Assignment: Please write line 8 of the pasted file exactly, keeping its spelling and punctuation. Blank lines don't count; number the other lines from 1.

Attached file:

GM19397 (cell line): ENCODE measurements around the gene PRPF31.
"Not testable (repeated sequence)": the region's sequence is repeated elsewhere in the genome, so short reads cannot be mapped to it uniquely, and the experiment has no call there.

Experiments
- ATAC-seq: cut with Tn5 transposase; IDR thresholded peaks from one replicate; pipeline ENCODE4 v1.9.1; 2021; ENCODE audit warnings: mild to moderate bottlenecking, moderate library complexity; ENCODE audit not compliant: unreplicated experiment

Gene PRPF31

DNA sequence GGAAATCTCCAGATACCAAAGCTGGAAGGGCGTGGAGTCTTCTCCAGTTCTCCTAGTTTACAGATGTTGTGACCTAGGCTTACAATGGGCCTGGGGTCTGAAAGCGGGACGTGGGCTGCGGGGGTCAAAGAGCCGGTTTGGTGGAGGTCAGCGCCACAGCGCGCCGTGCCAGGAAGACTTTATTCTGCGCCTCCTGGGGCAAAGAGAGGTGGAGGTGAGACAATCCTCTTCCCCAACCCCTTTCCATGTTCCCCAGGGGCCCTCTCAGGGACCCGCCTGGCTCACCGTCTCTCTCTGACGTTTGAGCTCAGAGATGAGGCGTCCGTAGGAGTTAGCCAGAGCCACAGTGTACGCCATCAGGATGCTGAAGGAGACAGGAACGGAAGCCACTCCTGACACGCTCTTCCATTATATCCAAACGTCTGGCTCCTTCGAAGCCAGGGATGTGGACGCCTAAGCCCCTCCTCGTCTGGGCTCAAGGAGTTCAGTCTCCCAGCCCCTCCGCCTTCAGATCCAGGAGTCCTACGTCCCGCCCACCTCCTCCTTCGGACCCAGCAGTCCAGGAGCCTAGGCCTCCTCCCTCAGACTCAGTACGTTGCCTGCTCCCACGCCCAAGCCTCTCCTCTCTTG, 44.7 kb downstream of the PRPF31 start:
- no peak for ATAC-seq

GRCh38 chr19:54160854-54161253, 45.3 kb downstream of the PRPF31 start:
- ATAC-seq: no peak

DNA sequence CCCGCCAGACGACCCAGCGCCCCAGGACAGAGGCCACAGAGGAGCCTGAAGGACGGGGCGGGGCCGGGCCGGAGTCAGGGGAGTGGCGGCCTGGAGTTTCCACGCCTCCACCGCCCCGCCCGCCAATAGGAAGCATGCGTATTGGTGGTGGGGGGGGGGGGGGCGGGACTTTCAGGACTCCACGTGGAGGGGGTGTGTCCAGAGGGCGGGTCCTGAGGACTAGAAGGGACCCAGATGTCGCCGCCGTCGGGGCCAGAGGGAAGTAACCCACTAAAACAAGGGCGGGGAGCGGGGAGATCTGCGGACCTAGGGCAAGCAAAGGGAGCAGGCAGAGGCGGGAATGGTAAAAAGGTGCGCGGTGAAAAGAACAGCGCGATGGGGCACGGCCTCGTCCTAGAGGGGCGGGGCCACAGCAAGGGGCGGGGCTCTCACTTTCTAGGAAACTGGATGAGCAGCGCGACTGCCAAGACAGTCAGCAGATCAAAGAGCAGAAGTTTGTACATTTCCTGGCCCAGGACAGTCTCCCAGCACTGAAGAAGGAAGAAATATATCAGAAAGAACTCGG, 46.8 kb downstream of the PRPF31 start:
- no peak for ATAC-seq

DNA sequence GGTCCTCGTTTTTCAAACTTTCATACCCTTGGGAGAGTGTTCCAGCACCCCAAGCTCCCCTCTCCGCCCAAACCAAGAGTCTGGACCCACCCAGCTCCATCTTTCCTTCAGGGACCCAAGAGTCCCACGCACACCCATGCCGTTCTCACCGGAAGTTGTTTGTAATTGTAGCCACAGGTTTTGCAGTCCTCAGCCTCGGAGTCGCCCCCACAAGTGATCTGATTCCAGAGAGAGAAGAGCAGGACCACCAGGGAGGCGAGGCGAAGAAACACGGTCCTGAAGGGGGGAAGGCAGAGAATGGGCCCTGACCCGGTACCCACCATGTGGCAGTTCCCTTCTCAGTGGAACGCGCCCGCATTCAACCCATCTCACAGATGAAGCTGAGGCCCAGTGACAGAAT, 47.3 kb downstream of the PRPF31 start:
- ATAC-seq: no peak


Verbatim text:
GRCh38 chr19:54160854-54161253, 45.3 kb downstream of the PRPF31 start: